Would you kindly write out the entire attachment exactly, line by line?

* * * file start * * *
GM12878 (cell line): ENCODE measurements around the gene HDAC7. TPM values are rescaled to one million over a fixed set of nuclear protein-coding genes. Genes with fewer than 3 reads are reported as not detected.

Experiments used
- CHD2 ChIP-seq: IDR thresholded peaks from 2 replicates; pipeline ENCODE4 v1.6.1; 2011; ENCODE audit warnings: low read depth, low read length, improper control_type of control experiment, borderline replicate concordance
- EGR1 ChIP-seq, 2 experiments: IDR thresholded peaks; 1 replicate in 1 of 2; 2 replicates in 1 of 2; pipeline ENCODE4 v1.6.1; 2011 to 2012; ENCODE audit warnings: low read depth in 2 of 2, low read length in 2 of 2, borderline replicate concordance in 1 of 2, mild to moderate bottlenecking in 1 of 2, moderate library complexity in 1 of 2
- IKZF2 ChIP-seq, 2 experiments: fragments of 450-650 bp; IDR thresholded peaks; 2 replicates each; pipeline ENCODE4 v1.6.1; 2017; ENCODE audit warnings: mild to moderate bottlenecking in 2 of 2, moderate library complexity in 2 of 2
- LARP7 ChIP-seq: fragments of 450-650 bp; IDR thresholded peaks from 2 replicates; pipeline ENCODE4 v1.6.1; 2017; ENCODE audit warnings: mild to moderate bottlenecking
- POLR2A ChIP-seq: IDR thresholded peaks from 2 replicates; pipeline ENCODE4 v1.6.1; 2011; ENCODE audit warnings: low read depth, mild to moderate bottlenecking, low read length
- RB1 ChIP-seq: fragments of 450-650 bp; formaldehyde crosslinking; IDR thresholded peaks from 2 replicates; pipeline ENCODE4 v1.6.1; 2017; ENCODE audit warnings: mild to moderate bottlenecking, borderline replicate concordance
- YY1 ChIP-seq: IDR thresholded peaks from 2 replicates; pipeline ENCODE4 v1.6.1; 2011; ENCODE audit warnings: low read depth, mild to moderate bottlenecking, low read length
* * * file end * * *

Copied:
GM12878 (cell line): ENCODE measurements around the gene HDAC7. TPM values are rescaled to one million over a fixed set of nuclear protein-coding genes. Genes with fewer than 3 reads are reported as not detected.

Experiments used
- CHD2 ChIP-seq: IDR thresholded peaks from 2 replicates; pipeline ENCODE4 v1.6.1; 2011; ENCODE audit warnings: low read depth, low read length, improper control_type of control experiment, borderline replicate concordance
- EGR1 ChIP-seq, 2 experiments: IDR thresholded peaks; 1 replicate in 1 of 2; 2 replicates in 1 of 2; pipeline ENCODE4 v1.6.1; 2011 to 2012; ENCODE audit warnings: low read depth in 2 of 2, low read length in 2 of 2, borderline replicate concordance in 1 of 2, mild to moderate bottlenecking in 1 of 2, moderate library complexity in 1 of 2
- IKZF2 ChIP-seq, 2 experiments: fragments of 450-650 bp; IDR thresholded peaks; 2 replicates each; pipeline ENCODE4 v1.6.1; 2017; ENCODE audit warnings: mild to moderate bottlenecking in 2 of 2, moderate library complexity in 2 of 2
- LARP7 ChIP-seq: fragments of 450-650 bp; IDR thresholded peaks from 2 replicates; pipeline ENCODE4 v1.6.1; 2017; ENCODE audit warnings: mild to moderate bottlenecking
- POLR2A ChIP-seq: IDR thresholded peaks from 2 replicates; pipeline ENCODE4 v1.6.1; 2011; ENCODE audit warnings: low read depth, mild to moderate bottlenecking, low read length
- RB1 ChIP-seq: fragments of 450-650 bp; formaldehyde crosslinking; IDR thresholded peaks from 2 replicates; pipeline ENCODE4 v1.6.1; 2017; ENCODE audit warnings: mild to moderate bottlenecking, borderline replicate concordance
- YY1 ChIP-seq: IDR thresholded peaks from 2 replicates; pipeline ENCODE4 v1.6.1; 2011; ENCODE audit warnings: low read depth, mild to moderate bottlenecking, low read length